COVID-19 kills people primarily through ARDS, or Acute Respiratory Distress Syndrome, which is what happens when the connection point between the alveoli, which oxygenate the blood in the lungs, become inflamed, and that inflammation, caused by the virus interferes with that oxygenation process. The inflammation also causes the capillaries to seep fluid into the alveoli which further prevents oxygen from reaching the blood stream. Those who have reached this stage will need treatment from a ventilator utilizing low tidal volume and lying on their stomachs, usually in an intensive care unit, likely under sedation and possibly a paralytic. While the US has an advanced healthcare system, the demands placed upon it by a large number of citizens requiring this level of care would easily overwhelm the number of beds, ventilators, and healthcare providers available. This is why, while containment at this point is likely not possible, slowing the spread of this virus is absolutely critical and that's why quarantines, good hygiene practices, and other precautions such as school closures are being put into place. If there is a rapid spread of the virus, the demand for treatment will overwhelm the health care system, and millions of additional people will die that could have been saved, driving the death rate up substantially, as is happening in Italy. I expect most schools in the US to be closed in the next 2-3 weeks. While children and young adults are actually the least affected by this virus, they are one of the most effective vectors to spread it to their families and other people.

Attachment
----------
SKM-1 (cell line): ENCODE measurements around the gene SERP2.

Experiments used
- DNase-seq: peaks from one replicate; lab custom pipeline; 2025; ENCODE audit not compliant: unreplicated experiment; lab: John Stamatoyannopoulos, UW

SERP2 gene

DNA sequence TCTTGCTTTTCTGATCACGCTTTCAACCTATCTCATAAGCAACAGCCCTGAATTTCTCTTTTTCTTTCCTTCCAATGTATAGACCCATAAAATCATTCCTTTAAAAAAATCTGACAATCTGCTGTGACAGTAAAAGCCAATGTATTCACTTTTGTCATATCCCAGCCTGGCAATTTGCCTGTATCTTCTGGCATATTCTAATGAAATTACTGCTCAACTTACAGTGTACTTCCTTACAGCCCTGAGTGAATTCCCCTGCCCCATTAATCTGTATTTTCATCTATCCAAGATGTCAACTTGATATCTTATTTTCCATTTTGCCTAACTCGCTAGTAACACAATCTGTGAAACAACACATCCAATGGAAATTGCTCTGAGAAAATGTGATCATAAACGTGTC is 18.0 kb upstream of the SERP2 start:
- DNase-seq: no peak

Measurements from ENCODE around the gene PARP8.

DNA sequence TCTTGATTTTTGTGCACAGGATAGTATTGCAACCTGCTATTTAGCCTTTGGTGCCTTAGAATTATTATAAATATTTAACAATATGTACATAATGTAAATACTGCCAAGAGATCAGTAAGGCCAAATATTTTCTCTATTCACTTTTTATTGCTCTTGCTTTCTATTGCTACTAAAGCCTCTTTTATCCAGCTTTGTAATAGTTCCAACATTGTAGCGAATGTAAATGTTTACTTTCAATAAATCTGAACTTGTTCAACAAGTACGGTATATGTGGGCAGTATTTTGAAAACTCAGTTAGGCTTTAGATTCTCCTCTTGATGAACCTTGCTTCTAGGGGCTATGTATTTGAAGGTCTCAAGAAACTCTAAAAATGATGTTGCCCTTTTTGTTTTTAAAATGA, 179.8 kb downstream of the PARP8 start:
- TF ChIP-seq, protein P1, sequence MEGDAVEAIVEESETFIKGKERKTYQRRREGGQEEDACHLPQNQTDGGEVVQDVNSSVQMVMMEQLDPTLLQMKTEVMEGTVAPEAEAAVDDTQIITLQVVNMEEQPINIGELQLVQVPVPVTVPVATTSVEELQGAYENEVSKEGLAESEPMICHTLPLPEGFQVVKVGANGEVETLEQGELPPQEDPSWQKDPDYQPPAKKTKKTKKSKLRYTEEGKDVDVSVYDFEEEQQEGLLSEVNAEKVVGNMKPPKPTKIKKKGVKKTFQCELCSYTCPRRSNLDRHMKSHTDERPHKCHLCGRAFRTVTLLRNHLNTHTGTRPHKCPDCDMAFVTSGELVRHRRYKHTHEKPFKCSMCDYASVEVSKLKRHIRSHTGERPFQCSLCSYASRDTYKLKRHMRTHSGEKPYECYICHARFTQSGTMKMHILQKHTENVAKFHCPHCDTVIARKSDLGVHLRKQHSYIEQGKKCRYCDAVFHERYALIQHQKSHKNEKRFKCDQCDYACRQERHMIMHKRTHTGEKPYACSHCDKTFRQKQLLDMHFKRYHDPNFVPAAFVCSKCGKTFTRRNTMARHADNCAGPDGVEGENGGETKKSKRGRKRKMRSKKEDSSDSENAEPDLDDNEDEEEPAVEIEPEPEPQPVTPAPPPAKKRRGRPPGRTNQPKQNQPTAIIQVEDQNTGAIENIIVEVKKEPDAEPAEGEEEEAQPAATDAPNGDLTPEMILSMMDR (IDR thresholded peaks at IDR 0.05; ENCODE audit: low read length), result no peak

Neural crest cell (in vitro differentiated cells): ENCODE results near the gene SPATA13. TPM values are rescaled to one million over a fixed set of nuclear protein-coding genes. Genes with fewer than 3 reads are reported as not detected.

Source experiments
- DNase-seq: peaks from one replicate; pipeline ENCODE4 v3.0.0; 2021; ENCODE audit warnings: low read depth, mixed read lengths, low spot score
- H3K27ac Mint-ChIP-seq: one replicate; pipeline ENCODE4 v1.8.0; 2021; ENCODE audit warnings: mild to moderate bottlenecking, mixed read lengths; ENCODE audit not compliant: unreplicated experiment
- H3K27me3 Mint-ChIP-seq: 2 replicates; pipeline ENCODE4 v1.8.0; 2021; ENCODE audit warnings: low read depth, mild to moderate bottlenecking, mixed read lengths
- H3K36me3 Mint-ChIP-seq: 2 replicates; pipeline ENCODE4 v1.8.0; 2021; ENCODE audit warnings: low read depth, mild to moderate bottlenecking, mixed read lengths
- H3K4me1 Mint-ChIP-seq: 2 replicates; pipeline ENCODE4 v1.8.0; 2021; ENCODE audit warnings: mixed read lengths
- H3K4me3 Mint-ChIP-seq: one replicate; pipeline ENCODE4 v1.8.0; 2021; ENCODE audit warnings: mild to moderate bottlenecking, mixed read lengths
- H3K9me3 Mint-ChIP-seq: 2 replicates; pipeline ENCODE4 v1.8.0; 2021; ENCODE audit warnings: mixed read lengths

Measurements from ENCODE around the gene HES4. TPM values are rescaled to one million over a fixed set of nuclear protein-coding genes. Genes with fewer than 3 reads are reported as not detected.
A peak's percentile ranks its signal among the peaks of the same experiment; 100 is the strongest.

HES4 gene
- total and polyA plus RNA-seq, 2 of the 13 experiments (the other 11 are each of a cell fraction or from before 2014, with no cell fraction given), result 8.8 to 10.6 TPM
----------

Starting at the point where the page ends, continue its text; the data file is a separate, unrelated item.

With all of this in mind, what can we do? Well first and foremost we should all follow basic hygiene procedures - wash your hands thoroughly, use alcohol-based hand sanitizer, avoid touching your face, do not share food or drinks, and avoid putting yourself into situations where you're exposed to large numbers of people in close proximity. Do everything you can to stay healthy by getting plenty of sleep and eating healthy, especially avoiding things that suppress the immune system like sugar and refined carbohydrates. Take regular vitamins and other supplements that are known to improve immune system function such as Vitamin C, Vitamin B6, Vitamin E, Vitamin D, Folic Acid, Zinc, Garlic, Oregano, etc. Common sense and an abundance of caution will go a long way to help fight this virus. There is certainly no reason to panic, but sticking our heads in the sand and ignoring the deadly consequences of this virus and ignoring the basic math is also not helpful.